That includes both the absentee, irresponsible, foul-mouthed, useless parent and their vandalizing, harassing, stealing, trespassing kids.

      You do not have to be homeless to be a mess of a teenager.

  17. If the ‘street kids’ weren’t taking care of those animals Portland Animal Services would ‘take care’ of them once and for all.

    Is life so good hat this really distresses you?
    How pointless and vapid is *your* life?

    • Really? I’ve called Portland Animal Services, and they can’t really do squat to take dogs in anymore. Do your research or forever live a life of making the effort to sound informed, but actually espousing idiocy through ignorant statements, about things you apparently don’t care about…

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  20. Housies really are pretty ignorant, huh. Dogs don’t need all the s**t you people seem to think is necessary. The difference between a street kid with a dog and a housie with a dog is that the housie pays someone to take care of the dog, while a street kid will learn to f**kin’ do it him/herself.

    Dogs are useful, yes while spanging, but also while on the road as a sort of alarm when bunking down, some train theirs to perform various tasks, they assist with hunting (for the hard core), and they’re cute.

    I doubt very much that a dog will mind being ‘homeless’. Dogs, cats, human, what have you are, rather obviously, acclimated to living outside. It’s natural, baby!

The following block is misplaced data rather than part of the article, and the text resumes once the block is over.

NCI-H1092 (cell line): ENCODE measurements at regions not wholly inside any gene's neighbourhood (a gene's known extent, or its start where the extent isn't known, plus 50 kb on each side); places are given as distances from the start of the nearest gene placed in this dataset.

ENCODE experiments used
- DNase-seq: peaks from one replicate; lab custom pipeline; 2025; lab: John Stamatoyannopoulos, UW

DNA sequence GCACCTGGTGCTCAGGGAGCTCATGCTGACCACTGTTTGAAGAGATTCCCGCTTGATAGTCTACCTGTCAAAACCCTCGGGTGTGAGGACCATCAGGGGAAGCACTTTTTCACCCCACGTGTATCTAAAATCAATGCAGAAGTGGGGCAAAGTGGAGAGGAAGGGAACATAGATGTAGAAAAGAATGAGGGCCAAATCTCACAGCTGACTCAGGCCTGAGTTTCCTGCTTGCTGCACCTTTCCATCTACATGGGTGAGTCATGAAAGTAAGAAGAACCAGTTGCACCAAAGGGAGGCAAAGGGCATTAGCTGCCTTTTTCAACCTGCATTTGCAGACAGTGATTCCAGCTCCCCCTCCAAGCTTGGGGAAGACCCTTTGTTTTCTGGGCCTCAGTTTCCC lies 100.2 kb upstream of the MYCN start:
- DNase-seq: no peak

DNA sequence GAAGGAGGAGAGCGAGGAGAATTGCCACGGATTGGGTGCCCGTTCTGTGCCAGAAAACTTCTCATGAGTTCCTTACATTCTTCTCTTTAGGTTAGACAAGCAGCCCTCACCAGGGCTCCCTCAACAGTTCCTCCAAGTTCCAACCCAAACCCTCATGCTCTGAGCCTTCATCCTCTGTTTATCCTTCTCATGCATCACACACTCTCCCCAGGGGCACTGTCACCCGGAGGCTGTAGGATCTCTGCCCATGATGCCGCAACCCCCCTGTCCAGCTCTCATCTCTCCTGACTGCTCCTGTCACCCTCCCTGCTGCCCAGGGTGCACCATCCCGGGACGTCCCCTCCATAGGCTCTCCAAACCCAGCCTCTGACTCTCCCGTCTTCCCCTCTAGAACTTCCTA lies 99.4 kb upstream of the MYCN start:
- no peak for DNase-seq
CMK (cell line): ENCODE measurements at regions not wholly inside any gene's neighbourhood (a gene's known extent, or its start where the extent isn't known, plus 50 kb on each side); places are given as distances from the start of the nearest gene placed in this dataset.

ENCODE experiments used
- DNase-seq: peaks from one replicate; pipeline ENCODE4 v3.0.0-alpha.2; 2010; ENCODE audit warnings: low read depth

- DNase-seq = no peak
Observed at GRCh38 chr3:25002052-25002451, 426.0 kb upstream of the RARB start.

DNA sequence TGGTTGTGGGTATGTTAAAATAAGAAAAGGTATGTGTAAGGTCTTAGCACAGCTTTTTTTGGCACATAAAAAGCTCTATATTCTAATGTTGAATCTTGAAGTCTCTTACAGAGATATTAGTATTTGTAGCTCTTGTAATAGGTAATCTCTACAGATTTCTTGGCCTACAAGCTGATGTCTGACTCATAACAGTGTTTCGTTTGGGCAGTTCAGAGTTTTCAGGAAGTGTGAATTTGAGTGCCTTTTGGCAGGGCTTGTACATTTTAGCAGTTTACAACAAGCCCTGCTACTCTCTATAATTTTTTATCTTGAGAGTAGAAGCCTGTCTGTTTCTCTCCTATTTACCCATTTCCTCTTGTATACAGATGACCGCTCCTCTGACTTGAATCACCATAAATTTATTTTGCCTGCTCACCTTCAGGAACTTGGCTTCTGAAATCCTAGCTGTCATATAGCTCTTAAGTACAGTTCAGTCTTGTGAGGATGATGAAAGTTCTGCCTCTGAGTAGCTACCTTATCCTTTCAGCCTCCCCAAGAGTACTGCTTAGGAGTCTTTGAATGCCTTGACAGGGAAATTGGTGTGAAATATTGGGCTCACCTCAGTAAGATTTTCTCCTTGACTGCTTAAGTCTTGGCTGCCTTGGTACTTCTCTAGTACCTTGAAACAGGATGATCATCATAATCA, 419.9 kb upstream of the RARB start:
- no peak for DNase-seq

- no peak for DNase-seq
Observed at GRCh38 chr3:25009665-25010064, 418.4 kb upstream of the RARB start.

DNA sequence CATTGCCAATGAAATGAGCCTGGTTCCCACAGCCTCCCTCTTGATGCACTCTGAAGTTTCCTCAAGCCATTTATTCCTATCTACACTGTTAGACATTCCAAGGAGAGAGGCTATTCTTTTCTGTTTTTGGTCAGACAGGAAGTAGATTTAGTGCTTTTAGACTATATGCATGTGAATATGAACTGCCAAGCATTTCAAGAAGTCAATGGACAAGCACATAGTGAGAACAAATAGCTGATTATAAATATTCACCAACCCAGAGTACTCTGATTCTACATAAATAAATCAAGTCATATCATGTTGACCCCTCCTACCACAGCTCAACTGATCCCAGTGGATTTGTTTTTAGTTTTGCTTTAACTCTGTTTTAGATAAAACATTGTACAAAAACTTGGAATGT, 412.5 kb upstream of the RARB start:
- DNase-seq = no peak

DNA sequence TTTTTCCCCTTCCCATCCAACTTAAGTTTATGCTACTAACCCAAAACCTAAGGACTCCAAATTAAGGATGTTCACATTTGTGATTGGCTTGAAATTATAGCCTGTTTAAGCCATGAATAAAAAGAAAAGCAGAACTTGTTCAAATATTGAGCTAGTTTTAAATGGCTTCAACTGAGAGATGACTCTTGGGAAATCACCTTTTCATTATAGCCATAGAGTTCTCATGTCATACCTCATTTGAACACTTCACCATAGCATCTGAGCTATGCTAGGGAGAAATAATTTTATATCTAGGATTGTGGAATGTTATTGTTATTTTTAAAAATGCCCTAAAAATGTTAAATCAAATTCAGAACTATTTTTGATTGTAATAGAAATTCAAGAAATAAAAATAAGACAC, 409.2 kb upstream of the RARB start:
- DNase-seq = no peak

As for people making 40,000USD a year spanging… schweet! Unfortunately, I suck at spanging. No patience. I mime instead, though that never makes any money either.

  21. Housies really are pretty ignorant, huh. Dogs don’t need all the s**t you people seem to think is necessary. The difference between a street kid with a dog and a housie with a dog is that the housie pays someone to take care of the dog, while a street kid will learn to f**kin’ do it him/herself.

    Dogs are useful, yes while spanging, but also while on the road as a sort of alarm when bunking down, some train theirs to perform various tasks, they assist with hunting (for the hard core), and they’re cute.

    I doubt very much that a dog will mind being ‘homeless’. Dogs, cats, human, what have you are, rather obviously, acclimated to living outside. It’s natural, baby!

    As for people making 40,000USD a year spanging… schweet! Unfortunately, I suck at spanging. No patience. I mime instead, though that never makes any money either.

  22. 63% of homeless youths were physically and/or sexually abused. 25% of homeless youths were misplaced within, or have aged out of, the foster care system. 6% of homeless youths were kicked out of their homes when their parents discovered they were gay. 3% of homeless youths became homeless when their families lost their homes, (family shelters often refuse children over the age of 12). That leaves a whopping 3% of the 1.7 million kids that experience homelessness annually with the luxury of “choosing homelessness”. (Statistics courtesy of the U.S. Govt.)
    Dogs are companionship and protection. Is it the brightest thing in the world for a homeless kid to have a dog? No, probably not, but these are kids. They think like kids. They think like kids who have never actually had something to love.